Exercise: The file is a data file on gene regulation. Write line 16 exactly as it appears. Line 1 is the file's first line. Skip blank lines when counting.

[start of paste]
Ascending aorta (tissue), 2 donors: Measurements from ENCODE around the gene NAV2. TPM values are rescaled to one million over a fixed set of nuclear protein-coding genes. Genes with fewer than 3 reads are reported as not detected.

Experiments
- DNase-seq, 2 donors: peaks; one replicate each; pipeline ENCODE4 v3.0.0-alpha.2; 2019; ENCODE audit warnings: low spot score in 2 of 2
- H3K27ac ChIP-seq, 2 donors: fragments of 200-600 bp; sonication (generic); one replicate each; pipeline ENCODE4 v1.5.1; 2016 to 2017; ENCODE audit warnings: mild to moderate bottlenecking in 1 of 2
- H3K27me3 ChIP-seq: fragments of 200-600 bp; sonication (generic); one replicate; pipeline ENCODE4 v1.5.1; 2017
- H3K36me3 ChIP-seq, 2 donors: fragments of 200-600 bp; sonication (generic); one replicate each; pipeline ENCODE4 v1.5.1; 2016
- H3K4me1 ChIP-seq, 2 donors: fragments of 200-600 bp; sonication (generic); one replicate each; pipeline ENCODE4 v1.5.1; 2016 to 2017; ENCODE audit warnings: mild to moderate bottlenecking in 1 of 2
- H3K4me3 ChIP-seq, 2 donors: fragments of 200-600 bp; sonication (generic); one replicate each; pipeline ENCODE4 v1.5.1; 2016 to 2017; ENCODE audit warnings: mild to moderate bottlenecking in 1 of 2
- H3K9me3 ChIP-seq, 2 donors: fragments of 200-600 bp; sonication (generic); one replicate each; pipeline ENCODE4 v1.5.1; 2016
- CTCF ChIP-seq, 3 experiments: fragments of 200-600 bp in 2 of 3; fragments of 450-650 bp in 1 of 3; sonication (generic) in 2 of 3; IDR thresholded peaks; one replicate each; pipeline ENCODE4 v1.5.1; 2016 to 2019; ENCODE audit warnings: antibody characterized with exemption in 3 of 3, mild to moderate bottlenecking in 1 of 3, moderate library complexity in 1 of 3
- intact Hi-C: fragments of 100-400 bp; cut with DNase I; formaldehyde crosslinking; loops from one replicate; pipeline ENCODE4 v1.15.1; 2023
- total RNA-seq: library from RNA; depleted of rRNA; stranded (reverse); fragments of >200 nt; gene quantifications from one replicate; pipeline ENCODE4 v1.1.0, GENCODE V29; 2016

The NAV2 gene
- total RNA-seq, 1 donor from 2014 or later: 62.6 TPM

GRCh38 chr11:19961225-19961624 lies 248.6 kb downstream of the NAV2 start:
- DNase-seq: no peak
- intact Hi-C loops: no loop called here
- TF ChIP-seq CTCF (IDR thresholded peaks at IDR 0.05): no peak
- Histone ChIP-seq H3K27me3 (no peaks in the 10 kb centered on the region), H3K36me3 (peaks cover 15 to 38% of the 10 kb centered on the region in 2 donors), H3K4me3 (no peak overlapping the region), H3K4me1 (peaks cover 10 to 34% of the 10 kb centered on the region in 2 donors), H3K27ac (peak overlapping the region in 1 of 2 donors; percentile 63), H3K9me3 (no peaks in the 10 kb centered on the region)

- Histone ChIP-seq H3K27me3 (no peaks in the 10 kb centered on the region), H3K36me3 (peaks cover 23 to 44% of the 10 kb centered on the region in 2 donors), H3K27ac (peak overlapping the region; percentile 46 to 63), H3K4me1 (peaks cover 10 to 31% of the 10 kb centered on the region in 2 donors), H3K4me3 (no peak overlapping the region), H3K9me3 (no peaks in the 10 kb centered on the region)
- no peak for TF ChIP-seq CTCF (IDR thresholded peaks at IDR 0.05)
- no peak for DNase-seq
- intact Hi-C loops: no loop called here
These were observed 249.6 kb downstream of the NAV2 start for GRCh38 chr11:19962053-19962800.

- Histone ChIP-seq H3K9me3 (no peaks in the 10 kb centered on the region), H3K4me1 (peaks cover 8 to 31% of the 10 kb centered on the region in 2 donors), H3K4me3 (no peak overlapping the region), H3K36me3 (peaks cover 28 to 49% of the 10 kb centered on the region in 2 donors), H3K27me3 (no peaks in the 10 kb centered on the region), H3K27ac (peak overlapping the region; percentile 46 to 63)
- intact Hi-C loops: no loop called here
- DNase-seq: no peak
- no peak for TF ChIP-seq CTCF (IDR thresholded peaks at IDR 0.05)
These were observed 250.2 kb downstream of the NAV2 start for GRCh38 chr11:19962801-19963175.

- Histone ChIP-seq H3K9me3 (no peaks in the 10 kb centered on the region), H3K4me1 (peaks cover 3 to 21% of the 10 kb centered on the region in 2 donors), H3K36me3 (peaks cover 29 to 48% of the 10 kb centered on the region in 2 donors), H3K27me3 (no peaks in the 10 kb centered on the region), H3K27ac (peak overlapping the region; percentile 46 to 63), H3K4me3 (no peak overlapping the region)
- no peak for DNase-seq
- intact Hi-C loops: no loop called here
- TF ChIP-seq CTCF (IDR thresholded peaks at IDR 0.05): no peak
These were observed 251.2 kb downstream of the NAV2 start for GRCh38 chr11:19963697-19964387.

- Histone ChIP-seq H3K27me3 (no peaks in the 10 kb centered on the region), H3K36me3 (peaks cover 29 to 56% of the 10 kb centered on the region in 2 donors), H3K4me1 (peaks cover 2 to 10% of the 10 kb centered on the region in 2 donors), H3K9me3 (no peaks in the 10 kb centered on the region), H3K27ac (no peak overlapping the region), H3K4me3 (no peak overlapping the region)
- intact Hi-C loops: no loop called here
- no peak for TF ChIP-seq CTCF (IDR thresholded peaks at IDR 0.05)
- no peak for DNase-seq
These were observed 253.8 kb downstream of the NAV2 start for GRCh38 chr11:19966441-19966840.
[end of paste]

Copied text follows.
- DNase-seq: no peak